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Kids and cursing

C’mon, you’ve done it. You’ve stubbed your toe or become angry at something and words of frustration have spewed from your mouth. Whether it was “Cheese and crackers!” or something a little more, um, explicit, you are using words to express a very strong emotion. Call it cursing, cussing, swearing, or whatever – and whether the words you use are specifically profane or not, it’s a behavior your kids likely learn from you.

Very angry boy

While using words to express emotion is preferable most physical reactions, it’s the kind of language response that can be an issue. As your kids get older, and often in the teen year, cursing with
the more profane words may become more of an issue. Even if you’ve never uttered an explicit swear word in your life, kids often rebel in this area. With their friends, out of your earshot, words
are used – some you know and some you don’t. While many kids understand and are careful to never utter such words in front of parents or authority figures, sometimes words slip out. When that
happens, what do you do?

Are you being hypocritical?

If you curse, and you curse in front of the kids, you need to consider that telling your child not to use such words can seem hypocritical. If you clean up your language, then you can ask your
child to clean up theirs.

Sometimes kids (especially younger kids) use words just because they heard them used and have no idea what they mean. Sometimes an age-appropriate explanation is all it takes to get a kid to stop
saying them.

Expressing strong emotions

Why do people curse? To express strong emotions, of course. Look at the situation and the emotions being expressed, by both you and your child. Do the words match the emotions? Is there another way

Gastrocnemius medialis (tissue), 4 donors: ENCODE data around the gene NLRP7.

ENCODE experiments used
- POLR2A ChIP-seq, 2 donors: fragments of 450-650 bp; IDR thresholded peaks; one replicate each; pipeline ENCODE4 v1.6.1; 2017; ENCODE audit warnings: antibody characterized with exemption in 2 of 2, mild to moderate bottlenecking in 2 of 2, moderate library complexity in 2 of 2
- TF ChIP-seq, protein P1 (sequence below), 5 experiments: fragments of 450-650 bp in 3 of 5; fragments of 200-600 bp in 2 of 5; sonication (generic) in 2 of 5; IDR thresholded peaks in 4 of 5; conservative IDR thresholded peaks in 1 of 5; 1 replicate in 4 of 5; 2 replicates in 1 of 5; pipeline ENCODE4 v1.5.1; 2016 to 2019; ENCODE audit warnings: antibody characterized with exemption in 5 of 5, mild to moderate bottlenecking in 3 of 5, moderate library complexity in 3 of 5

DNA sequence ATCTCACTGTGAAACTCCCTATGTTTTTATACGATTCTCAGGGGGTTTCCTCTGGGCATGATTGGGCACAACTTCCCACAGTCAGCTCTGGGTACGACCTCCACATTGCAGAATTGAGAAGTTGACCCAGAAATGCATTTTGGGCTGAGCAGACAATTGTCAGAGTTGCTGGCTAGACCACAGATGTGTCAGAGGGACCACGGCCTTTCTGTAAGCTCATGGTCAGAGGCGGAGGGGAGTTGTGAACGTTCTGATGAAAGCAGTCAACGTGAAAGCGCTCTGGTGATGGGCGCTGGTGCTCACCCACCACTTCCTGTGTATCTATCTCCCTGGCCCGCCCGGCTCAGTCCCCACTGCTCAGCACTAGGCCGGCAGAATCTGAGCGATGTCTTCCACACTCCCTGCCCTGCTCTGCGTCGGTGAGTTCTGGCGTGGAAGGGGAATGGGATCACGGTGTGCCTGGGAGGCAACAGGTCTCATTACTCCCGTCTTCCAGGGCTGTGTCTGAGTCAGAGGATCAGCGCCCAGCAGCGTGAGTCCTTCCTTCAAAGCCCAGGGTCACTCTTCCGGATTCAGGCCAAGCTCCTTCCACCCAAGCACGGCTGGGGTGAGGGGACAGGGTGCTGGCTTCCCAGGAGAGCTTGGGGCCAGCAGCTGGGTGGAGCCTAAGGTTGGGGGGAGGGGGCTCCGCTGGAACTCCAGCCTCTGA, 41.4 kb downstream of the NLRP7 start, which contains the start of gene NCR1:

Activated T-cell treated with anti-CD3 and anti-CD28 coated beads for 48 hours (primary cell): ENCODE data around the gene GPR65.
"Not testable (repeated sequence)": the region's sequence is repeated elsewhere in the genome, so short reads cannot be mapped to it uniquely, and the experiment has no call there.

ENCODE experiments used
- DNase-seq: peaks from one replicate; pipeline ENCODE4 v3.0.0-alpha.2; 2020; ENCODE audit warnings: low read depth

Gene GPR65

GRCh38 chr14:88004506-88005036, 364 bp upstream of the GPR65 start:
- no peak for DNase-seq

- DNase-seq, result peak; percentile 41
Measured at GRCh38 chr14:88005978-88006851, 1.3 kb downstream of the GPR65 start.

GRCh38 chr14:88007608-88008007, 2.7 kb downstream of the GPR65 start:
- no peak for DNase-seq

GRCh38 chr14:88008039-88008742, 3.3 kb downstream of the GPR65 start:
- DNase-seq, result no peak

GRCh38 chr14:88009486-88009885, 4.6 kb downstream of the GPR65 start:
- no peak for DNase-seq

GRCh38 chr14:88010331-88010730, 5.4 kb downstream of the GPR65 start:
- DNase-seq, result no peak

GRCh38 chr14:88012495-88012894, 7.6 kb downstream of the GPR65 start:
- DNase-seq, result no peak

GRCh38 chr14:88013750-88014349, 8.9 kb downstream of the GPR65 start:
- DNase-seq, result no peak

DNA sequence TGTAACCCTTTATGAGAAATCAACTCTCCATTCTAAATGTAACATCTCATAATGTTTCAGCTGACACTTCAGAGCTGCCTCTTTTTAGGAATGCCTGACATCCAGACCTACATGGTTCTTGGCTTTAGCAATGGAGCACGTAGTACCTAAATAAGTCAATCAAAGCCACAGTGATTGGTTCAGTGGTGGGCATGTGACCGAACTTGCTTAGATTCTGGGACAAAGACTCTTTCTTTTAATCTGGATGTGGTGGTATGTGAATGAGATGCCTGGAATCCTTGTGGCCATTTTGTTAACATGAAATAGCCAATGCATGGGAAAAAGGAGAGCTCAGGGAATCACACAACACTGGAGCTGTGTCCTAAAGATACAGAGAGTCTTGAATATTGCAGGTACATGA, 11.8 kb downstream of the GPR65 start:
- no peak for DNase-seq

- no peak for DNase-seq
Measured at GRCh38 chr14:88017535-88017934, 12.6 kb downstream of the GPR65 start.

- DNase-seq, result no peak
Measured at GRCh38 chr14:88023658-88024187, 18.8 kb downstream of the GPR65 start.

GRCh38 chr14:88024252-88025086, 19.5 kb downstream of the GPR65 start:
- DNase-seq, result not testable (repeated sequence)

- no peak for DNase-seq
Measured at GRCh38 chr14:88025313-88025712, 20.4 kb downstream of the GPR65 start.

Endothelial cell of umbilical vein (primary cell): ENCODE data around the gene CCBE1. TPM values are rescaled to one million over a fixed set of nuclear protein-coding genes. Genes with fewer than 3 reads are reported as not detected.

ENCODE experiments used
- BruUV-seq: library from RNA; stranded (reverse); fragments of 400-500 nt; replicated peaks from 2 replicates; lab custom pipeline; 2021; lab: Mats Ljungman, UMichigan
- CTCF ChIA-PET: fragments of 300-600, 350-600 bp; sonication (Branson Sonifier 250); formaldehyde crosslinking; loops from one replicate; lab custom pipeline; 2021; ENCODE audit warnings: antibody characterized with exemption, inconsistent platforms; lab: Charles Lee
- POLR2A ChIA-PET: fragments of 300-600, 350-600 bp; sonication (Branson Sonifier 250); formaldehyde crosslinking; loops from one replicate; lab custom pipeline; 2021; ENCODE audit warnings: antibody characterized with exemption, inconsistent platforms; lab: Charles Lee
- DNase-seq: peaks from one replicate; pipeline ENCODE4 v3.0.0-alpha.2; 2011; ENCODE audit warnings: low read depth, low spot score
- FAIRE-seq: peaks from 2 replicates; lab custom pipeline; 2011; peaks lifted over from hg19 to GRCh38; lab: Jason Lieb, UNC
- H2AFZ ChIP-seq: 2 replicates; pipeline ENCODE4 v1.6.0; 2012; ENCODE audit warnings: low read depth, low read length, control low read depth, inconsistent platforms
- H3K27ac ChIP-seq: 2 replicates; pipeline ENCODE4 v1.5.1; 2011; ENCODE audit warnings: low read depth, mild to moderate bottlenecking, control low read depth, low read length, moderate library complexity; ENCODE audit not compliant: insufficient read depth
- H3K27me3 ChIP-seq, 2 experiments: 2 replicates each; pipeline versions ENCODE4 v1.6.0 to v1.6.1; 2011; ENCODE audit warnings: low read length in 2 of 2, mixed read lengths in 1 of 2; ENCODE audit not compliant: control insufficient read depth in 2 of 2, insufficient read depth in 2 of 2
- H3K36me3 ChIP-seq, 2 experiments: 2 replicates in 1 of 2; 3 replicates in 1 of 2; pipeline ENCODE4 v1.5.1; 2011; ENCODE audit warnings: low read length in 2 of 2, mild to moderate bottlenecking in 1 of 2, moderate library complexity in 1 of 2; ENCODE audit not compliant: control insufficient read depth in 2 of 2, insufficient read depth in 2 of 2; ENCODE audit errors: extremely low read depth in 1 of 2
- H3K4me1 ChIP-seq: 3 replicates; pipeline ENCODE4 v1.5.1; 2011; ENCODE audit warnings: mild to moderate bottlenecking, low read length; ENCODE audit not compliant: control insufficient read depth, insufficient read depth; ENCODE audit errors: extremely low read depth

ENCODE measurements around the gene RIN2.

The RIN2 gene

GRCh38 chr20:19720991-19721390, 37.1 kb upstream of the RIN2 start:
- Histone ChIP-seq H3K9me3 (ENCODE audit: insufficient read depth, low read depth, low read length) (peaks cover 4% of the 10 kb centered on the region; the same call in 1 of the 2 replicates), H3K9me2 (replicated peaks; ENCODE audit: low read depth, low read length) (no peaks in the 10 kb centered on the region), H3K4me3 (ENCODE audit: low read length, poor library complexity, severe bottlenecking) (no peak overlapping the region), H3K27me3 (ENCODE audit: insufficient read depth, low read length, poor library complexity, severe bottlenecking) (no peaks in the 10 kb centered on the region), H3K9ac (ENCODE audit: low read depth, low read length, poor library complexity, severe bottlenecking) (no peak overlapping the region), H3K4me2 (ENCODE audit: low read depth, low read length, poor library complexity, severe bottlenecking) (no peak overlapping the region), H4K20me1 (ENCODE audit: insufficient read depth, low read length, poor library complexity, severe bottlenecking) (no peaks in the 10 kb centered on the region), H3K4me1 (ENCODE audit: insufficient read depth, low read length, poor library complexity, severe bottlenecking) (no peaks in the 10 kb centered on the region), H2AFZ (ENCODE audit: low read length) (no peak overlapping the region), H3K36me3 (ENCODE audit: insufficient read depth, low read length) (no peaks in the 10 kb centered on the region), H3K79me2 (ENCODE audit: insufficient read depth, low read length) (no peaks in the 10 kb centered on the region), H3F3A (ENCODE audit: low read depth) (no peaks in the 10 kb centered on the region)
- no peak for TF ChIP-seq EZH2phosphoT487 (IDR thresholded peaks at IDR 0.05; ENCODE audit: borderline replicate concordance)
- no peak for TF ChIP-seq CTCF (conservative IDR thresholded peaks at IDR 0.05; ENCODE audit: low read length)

to express the emotion? And are you reacting to the underlying emotions or to the words?

You likely need to address two issues: the underlying emotions or issue AND the curse words. The underlying issue needs to be addressed first. What caused the emotion and can it be resolved?

Then it’s time to talk about the words used. Certain foul language is just that, foul, and does not have to be tolerated. Your child has strong emotions, yes, but certain words go too far and make
things worse. The focus becomes the words used not the issue needing communication. Talking with your child about how to communicate effectively without resorting to such words is important for
both of you. And communicating this calmly without resorting to any kind of swear words yourself is important, too.

Absolute rules and “alternate” words

You can’t absolutely control your older child’s speech, especially when away from you, but you can communicate why it’s important to you that they learn to communicate appropriately and without
profanity. You can acknowledge that standards are different among friends while declaring that certain words are definitely off-limits among family and family friends, and in most public
situations. It’s a lesson you likely had to learn, too.

If appropriate, discuss what words or expressions that would be okay with you to express frustration in situations such as that stubbed toe or other scenario – words that are less likely to get the
focus and more likely to focus on the emotion.

Most kids experiment with cursing or swears of some kind at some point. It’s all a matter of appropriate communication – about what, why, and how. With some role-modeling thrown in.

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